Tag Archives: science

First anniversary for The Polar Bear Catastrophe That Never Happened

On this first anniversary of the publication of The Polar Bear Catastrophe That Never Happened, it’s a day of celebration for me. The book has informed thousands about how and why the scary stories about the imminent demise of polar bears due to human-caused global warming failed so miserably.  It is a story of the triumph of facts over assumptions and a perfect example of why scientific observations trump model predictions. It is also a study of science at its worst: how a close-knit community of scientists groomed by a few senior researchers was able to cast out an insider who refused to tow the line on their climate change agenda – and mobilized mobs to attack outsiders who questioned their authority.

Book graphics for promotion updated March 2020

If you haven’t read it, now may be the perfect time. Many of you will be forced or encouraged to stay at home because of Covid-19 concerns, so here is one way to put the time to good use. Ebooks are perfect for this situation. If you don’t like Amazon, Smashwords has an ebook version here.

Smashwords also has an ebook version of my novel, EATEN. This polar bear attack thriller is a timely read for a number of reasons but primarily because it’s the story of an animal epidemic with horrific consequences quite different from the one we are facing at the moment.

My polar bear science book for kids, Polar Bear Facts and Myths in ebook form might be the perfect diversion for kids at home who need interesting educational material.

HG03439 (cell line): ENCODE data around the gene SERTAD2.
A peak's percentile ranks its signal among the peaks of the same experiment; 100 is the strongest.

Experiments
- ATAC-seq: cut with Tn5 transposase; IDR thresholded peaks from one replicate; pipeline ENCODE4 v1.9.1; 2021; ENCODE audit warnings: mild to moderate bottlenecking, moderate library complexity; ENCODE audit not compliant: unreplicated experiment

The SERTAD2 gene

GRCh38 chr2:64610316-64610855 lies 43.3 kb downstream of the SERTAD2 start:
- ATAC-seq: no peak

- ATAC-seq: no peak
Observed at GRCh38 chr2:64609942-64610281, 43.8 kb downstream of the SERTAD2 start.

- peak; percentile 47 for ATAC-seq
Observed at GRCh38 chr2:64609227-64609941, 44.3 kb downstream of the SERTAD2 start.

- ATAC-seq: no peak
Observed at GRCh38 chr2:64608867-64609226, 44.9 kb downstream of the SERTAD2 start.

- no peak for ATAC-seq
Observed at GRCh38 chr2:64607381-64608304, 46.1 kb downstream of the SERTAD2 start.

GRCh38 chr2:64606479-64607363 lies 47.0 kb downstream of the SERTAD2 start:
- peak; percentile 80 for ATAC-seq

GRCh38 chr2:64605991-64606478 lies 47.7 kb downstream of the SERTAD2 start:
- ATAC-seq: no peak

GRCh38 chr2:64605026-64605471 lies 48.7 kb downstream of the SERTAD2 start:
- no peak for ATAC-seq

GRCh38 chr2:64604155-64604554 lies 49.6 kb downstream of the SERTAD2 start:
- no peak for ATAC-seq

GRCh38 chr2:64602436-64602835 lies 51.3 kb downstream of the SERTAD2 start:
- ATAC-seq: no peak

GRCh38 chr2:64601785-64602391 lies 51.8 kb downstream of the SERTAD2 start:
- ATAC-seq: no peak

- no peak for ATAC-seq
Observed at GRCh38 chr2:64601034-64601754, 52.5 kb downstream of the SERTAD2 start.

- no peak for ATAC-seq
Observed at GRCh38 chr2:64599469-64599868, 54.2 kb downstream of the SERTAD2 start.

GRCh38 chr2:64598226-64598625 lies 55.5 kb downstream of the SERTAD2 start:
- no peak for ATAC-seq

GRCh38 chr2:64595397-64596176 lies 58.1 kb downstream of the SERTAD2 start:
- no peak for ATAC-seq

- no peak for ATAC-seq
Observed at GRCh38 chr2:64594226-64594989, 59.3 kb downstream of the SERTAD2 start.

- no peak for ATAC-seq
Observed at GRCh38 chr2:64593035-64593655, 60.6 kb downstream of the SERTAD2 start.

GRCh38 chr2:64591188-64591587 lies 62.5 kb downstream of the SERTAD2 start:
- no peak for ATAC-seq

You’ll find links to all of my books, in all countries and all outlets, at my personal website here.

Stay safe.

Svalbard Norway now has more polar bear habitat than it did two decades ago

Sea ice around Svalbard, Norway at the end of February 2020 is way above average, as the graph below shows – with more polar bear habitat now than there has been in two decades.

Svalbard ice extent 2020 Feb 28 graph_NIS

Some comparison charts below show that the graph above includes some very high ice years in the 1980s (reaching that dotted line above the mean) for which only global charts are available.

However, contrary to suggestions that more Svalbard ice is better for polar bears, there is no evidence that low extent of sea ice habitat in winter or summer over the last two decades harmed polar bear health, reproductive performance, or abundance. In fact, polar bear numbers in 2015 were 42% higher than they were in 2004 (although not a significant increase, statistically speaking) and most bears were found to be in excellent condition.

Svalbard polar bear_Aars August 2015-NP058930_press release

This suggests a return to more extensive ice to the Svalbard region in winter will have little impact on the health of the entire Barents Sea subpopulation, although it might change where pregnant females are able to make their maternity dens if ice forms early enough in the fall. In other words, the population should continue to grow as it has been doing since the bears were protected by international treaty in 1973.